‘Love and Oblivion’ exhibition takes a look at life without a future
“Love and Oblivion” presents works of sculpture, video, installation, painting and performance which, although drawn from several artists, Wilkerson intends to speak from a very personal vision of living and being. to love voluntarily without imagining what will follow.
Some works are very conceptual, with an abstract meaning. A pillow is left in the center of the floor by artist Kevin HernÃ¡ndez Rosa, who also pushed a folding table against a wall and secured a plastic bottle above, covered in orange plastic goop. The viewer can reflect on how the works relate to Wilkerson’s theme.
Other works are more literal. A video installation by Qiaira Riley is a loop of street views on Google Maps that the artist clicked on, showing the route from her home in Chicago to her grandmother’s home in a small town in Mississippi. Above the image, a smaller video window shows the artist baking a sweet potato pie from his grandmother’s recipe. The entire video is projected onto a shelf of ceramic figurines of black figures, representing the artist’s grandmother’s collection.
Three days before the opening of “Love and Oblivion”, Wilkerson’s own grandmother passed away. Her death was not sudden, but anticipated: they said she suffered from kidney failure and decided to stop dialysis treatments.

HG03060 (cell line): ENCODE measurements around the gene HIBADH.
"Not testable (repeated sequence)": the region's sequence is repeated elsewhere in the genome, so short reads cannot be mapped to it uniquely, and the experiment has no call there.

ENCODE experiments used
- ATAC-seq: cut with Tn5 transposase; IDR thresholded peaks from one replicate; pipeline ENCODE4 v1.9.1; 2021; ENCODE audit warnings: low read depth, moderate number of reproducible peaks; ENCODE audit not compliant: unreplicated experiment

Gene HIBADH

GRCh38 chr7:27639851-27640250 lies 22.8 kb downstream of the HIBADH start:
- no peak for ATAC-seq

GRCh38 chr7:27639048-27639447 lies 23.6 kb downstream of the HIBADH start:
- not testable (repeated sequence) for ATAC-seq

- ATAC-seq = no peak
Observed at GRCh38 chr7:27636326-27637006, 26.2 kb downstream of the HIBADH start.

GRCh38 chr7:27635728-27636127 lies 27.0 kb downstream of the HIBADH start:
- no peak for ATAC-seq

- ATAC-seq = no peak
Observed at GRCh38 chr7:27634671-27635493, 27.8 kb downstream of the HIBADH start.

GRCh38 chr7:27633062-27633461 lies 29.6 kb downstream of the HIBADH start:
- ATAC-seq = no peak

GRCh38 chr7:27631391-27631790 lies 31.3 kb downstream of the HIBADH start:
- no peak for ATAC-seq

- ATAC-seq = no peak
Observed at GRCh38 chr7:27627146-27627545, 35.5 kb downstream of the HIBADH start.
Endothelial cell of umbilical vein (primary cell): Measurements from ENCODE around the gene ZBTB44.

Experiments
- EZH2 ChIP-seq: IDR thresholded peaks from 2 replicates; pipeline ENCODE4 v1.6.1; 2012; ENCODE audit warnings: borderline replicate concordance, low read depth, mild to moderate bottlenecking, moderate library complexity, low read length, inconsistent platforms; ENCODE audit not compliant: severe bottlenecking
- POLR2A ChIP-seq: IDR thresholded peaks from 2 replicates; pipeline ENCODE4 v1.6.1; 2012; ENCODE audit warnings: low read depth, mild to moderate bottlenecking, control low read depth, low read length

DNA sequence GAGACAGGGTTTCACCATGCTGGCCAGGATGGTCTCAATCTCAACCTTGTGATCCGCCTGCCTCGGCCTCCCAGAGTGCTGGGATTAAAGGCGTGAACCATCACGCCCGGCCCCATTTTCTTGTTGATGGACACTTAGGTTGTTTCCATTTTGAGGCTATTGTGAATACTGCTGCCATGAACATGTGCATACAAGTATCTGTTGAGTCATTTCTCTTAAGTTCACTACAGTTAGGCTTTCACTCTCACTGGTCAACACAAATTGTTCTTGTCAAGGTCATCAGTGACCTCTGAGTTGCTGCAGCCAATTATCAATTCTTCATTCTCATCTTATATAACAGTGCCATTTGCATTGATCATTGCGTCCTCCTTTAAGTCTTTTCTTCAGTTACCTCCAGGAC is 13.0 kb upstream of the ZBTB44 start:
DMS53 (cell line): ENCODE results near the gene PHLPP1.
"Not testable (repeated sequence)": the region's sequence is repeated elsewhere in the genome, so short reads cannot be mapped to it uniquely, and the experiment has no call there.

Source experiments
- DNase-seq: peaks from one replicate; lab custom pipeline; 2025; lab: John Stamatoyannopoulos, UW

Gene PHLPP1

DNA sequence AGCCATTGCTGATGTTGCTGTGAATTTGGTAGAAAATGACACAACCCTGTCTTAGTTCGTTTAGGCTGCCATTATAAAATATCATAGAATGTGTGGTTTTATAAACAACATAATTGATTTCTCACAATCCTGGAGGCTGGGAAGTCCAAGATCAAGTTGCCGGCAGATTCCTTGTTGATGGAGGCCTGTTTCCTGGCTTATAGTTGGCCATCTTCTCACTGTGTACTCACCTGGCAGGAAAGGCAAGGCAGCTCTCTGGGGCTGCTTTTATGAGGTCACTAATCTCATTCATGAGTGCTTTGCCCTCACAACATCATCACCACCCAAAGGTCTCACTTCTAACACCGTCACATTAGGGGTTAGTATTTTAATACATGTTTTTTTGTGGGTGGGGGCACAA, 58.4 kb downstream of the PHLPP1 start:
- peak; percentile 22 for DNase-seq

âShe made a conscious choice, you know. She was also in pain, âWilkerson said. âShe has really changed my future in a dynamic way in so many ways. I think being an artist is messy work, and we can kind of work on these really messy ideas. “
The scope of the exhibition describes a small social group: the participating artists are either friends of Wilkerson or those of their ex-partner. To keep the show’s focus on the arc of love and loss in a global pandemic, Wilkerson only approached performers who witnessed their short-lived relationship.
Many artists did not do work specifically for this exhibition, and Wilkerson said they may not even agree with its premise but allowed their work to be shown nonetheless. Their ex-partner, David, collaborated with Wilkerson on several video pieces, but was not consulted on this exhibit. Wilkerson isn’t even sure their ex-partner knows about “Love and Oblivion.”
âI don’t think all artists agree with my ideas about the lack of a future. I don’t think all artists agree with my ideas about forgetting or living in nothingness, âthey said. “But it’s still beautiful because their work will live in a state of contradiction.”